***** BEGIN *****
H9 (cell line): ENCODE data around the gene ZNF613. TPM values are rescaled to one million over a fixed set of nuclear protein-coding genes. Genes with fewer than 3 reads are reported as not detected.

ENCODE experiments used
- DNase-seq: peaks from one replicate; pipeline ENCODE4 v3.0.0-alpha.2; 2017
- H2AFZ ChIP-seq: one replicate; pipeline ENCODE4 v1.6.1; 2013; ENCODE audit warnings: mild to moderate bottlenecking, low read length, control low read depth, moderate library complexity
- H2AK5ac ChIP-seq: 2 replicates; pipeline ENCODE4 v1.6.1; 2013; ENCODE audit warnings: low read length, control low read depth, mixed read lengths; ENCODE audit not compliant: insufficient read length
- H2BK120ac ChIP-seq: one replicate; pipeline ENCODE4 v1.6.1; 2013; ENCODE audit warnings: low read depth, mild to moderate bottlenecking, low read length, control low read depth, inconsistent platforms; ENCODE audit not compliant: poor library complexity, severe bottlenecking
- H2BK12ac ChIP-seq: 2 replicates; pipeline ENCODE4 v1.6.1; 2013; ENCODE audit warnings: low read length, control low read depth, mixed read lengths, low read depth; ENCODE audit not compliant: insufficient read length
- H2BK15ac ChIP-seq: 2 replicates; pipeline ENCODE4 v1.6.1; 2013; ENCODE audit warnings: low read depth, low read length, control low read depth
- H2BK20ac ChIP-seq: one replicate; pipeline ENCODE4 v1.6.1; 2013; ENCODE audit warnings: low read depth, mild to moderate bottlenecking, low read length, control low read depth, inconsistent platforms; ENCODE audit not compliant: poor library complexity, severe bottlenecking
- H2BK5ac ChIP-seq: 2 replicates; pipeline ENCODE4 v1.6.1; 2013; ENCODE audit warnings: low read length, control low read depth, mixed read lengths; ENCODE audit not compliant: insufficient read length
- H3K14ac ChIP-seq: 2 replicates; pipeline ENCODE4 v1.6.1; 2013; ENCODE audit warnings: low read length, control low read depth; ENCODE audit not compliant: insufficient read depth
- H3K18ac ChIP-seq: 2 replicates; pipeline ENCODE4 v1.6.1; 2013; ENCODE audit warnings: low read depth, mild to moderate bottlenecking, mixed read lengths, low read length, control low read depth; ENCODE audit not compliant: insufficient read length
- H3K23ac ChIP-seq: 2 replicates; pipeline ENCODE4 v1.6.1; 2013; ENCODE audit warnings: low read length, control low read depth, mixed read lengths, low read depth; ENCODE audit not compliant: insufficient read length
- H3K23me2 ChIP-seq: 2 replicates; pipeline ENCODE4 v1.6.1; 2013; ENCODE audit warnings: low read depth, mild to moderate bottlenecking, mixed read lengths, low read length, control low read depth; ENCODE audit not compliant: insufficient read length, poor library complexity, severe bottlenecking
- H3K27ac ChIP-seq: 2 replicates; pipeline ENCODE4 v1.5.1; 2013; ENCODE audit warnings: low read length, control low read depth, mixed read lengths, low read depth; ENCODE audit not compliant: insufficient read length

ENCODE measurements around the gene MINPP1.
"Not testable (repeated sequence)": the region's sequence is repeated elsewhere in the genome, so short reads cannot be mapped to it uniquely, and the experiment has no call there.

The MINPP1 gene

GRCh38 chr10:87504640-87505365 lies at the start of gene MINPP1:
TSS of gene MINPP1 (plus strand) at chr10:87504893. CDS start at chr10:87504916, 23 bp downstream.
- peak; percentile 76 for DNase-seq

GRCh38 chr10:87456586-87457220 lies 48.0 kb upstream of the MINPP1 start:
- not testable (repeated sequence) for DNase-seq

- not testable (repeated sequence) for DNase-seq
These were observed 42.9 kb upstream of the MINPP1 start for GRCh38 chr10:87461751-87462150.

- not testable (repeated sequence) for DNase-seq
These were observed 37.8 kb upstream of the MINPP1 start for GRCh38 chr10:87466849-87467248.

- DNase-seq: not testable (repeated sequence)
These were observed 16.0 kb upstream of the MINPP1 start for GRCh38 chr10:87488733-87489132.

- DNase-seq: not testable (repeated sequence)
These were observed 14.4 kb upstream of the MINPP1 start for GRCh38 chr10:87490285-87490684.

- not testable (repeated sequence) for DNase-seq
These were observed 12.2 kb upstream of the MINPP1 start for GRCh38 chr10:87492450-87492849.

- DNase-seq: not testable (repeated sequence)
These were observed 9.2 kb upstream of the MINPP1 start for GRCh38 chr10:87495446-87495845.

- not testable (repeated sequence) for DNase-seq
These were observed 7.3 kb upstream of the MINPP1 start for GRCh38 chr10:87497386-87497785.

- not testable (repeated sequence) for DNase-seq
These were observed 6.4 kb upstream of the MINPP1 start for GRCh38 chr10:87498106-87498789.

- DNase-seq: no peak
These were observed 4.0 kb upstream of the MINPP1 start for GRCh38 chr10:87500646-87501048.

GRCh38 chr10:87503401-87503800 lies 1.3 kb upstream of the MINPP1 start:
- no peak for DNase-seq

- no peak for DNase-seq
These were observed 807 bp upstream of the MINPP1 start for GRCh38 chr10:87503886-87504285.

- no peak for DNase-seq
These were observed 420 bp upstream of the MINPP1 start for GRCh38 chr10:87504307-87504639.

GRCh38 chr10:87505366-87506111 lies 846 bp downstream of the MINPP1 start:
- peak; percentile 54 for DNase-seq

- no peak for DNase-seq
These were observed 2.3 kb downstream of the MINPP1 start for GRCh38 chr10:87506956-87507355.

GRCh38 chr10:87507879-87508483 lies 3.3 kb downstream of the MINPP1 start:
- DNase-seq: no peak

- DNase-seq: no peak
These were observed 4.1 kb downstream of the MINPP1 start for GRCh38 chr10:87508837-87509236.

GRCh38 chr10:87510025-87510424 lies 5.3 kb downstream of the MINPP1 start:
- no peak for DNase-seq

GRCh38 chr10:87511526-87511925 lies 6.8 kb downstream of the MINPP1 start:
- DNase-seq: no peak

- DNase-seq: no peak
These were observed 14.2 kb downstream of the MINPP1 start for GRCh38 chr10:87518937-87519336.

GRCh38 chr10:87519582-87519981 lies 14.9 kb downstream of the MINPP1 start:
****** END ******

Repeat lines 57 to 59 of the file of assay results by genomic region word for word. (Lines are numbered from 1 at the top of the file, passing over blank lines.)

- no peak for DNase-seq

GRCh38 chr10:87511526-87511925 lies 6.8 kb downstream of the MINPP1 start:
- DNase-seq: no peak